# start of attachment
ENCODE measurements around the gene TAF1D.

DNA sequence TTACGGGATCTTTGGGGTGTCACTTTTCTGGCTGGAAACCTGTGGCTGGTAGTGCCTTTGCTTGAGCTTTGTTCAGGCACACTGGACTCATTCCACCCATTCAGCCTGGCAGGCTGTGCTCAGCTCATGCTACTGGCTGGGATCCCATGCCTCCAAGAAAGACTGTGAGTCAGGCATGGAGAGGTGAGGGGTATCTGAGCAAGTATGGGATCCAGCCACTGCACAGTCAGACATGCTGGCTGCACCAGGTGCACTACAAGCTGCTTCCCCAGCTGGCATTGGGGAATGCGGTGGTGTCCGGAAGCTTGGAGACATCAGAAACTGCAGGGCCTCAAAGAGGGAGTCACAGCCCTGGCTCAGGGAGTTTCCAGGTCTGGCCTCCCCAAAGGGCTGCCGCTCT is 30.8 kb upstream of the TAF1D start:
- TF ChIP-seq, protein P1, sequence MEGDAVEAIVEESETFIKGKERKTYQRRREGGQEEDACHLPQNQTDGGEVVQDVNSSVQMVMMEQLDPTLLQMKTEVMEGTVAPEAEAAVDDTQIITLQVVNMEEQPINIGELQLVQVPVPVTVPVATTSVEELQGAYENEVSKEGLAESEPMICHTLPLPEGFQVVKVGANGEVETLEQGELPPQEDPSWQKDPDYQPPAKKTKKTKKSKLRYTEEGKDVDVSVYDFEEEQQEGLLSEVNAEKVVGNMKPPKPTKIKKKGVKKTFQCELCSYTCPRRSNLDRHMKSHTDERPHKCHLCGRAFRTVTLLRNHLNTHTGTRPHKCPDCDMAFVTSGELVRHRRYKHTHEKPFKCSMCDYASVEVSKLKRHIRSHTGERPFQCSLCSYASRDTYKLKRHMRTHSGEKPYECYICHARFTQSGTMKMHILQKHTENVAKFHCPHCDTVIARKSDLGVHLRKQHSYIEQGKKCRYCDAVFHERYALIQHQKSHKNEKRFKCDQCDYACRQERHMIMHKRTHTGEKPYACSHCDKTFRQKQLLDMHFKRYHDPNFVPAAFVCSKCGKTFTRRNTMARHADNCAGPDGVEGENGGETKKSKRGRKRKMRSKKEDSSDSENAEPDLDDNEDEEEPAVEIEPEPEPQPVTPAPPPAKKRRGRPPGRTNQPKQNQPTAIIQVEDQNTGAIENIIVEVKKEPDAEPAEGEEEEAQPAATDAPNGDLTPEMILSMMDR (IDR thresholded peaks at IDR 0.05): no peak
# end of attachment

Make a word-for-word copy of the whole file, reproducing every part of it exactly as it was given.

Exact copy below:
ENCODE measurements around the gene TAF1D.

DNA sequence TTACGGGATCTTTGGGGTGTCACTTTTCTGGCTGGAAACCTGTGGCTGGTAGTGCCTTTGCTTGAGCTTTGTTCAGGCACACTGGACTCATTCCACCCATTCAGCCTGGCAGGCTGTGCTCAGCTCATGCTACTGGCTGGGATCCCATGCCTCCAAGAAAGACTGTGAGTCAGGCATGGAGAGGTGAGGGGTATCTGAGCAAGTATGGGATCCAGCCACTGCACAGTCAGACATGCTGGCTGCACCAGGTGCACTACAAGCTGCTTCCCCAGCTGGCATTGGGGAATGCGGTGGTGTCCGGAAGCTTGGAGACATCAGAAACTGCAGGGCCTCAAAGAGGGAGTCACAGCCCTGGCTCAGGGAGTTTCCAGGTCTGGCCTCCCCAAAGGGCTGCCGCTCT is 30.8 kb upstream of the TAF1D start:
- TF ChIP-seq, protein P1, sequence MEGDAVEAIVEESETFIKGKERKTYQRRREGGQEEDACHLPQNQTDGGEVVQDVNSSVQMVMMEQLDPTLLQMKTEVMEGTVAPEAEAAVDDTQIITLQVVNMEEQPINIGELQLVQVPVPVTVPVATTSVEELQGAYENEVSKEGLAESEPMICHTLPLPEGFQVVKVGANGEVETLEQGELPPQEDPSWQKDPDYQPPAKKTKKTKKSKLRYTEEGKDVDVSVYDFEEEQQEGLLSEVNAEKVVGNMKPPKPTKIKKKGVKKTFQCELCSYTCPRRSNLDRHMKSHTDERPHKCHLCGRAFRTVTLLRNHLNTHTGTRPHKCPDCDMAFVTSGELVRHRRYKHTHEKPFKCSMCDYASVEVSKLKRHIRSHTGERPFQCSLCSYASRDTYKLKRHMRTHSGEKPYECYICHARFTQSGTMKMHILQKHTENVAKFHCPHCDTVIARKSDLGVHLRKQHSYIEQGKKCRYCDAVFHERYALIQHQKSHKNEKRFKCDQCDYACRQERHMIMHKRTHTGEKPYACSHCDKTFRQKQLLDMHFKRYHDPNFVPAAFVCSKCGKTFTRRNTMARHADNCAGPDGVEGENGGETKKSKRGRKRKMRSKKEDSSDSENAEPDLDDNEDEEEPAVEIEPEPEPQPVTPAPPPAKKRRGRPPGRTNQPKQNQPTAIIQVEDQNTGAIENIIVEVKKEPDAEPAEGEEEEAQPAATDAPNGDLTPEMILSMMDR (IDR thresholded peaks at IDR 0.05): no peak